Five Insider Secrets to Writing and Finishing Your Book

Written by Jane M. Powers

I’m an accomplished speaker, sales professional, and business owner, but I was not prepared for what writing my bookSpeak with Confidence. Sell with Authority (April 2018) kicked up for me. It awakened every inch of me. I found a voice for everything I was thinking, doing, saying, or experiencing at the time: “I’m not enough. I’m unworthy. I don’t want to shine. I don’t want the attention. I am an imposter. What if it’s not really good?” 

If you have any of those self-doubts humming along in your system, when you start writing your book, they will say, “Here we come!” For me, they sure came to the surface to be revealed and healed—AGAIN. I had no clue that would happen when I started writing a book. I found I had to heal from things I thought were complete for me. 

Here are five insider secrets I learned by writing my first book:

1. Writing a book is an emotional awakening of everything. Prepare yourself!

Laura warned me this turmoil would happen, especially during the re-writing process. She said I would hate it. “There will be an emotional shift in you,” she told me. But I never realized what that was going to look like. I would think, “I am done.” And then she or her editor would give the manuscript back to me and say, “Here are eighty-two more things you have to do!” I would think, “Oh, God!” That was the worst! I wish I had prepared myself for the number of inevitable re-writes. I definitely experienced an emotional shift, but in the end, I’m glad I put in all that effort because my book has gotten results. 

2. To save yourself time, money, and frustration, be consistent and disciplined about writing. 

I wish I had been consistent and disciplined about writing. I would write for a while but then have long periods of time that I didn’t write. By doing it that way, I would forget what I wrote and end up writing the same thing I’d already written! This happened over and over again. I kept repeating myself. 

When Laura or my editor got ahold of my manuscript, they kept noting they had “read this before,” which was frustrating for me. I would get my manuscript back and think, “Oh, come on!” But then I saw they were right, and it was bad! I’d tell them, “Well, it must have been a really good idea, or I wouldn’t have kept writing it!” But this repetition caused a lot of wasted time and upset, so I wish I wouldn’t have started and stopped so much. 

3. Your book takes more than you might realize to get it out into the world— prepare early on and reach out for help. 

I wish I had thought about the logistics of writing a book. When I should have reached out for more support from Laura, my writing coach, I avoided her instead (so I wouldn’t have to do my writing). 

I also wish I had known more about what it takes to launch a book and get it out into the world. Laura informed me, but I didn’t get things together as soon as I would now. For example, I would have looked for promotional partners a lot earlier than a couple weeks before the actual launch date. I just didn’t take the launch process seriously soon enough. In my opinion, affiliate partners are what it takes to become a bestselling author. I should have had a better system for preparing and not putting things off because it would have been a lot easier on myself and everyone else on my team.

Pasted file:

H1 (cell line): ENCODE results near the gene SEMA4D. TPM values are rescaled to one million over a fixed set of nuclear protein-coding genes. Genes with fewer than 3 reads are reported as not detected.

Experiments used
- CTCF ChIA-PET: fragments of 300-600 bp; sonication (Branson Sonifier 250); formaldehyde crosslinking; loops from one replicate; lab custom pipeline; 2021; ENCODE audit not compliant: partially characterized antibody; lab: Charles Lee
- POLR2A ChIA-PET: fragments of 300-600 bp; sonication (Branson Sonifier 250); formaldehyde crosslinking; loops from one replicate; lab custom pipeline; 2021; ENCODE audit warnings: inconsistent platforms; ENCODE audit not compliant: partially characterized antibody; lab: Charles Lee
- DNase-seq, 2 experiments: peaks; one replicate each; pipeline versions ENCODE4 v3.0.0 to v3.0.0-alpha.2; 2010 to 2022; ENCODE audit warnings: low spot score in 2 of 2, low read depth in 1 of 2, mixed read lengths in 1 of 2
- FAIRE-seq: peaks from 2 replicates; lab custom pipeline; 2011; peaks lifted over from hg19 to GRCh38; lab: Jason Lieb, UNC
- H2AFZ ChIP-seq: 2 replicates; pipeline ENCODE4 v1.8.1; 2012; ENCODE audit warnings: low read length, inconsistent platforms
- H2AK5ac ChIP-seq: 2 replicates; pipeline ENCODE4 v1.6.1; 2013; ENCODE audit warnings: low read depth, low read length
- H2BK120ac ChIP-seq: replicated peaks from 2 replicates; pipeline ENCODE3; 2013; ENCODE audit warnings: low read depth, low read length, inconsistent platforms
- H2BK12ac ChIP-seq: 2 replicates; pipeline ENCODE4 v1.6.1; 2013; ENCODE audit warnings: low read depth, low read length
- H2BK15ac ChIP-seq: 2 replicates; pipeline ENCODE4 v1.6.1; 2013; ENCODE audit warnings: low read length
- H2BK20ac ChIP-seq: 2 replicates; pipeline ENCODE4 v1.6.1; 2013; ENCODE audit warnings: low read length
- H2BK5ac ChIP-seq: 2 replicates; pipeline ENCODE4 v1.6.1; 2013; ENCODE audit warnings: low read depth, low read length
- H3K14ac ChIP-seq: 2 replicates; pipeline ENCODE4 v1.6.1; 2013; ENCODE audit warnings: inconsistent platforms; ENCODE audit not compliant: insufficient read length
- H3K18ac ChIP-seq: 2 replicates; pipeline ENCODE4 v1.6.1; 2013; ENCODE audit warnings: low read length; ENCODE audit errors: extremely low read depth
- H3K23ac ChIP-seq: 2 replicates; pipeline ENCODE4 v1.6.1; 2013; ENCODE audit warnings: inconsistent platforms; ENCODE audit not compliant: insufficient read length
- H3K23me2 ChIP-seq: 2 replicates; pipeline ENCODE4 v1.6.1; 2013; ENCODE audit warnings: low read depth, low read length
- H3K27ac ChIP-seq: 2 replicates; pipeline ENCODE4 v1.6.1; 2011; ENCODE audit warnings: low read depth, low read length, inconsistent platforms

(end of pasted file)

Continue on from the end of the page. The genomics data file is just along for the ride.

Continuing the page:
I read some statistics recently that were very interesting. On average, 600,000 to a million books are written each year just in the United States. People will sell 250 of their books, but in a lifetime, they will sell 3,000 of their books. Peacock Proud Press’s book launch system is defying the odds because I sold 250 books in just one day. 

4. If you’re a business owner, your book is about opening doors and closing deals.  

I have a good business, and I’ve always wanted to write a book but never took the time to do it until I met Laura. If you are a business owner, understand that your book alone is not what will make you money. In other words, selling copies of your book is not going to make you rich. Instead, your book is a tool for building your business. Use it to open doors and close deals. It will generate results for you and your business in every way. 

5. Hire the “right” team, not just “a” team to help you with your book.

Your book gives you more credibility and exposure. Although even me, a sales and business building expert, never really imagined a book would give me more than what I already had—but it has. So it’s really important your book is great. My book would not be the book it is now without a team of support to leverage my business. You must, however, hire the “right” team, not just “a” team to help you write, publish, and launch your book.

Jane M Powers has over 30 years of sales success as a corporate executive, entrepreneur, international speaker, and coach, including her real-life experience founding and running multi-million dollar businesses. Using her straight forward, big-hearted style, Jane empowers thousands to transform their message to money with her “Speak to Profit” Formula. Within three months of Jane’s book launch, she could easily attribute at least a $50,000 increase in revenue for her own business. She now uses her book as a valuable prop on stage, solidifying her credibility and authority as a speaker. Find out more about Jane by visiting her website.

Written by Jane M. Powers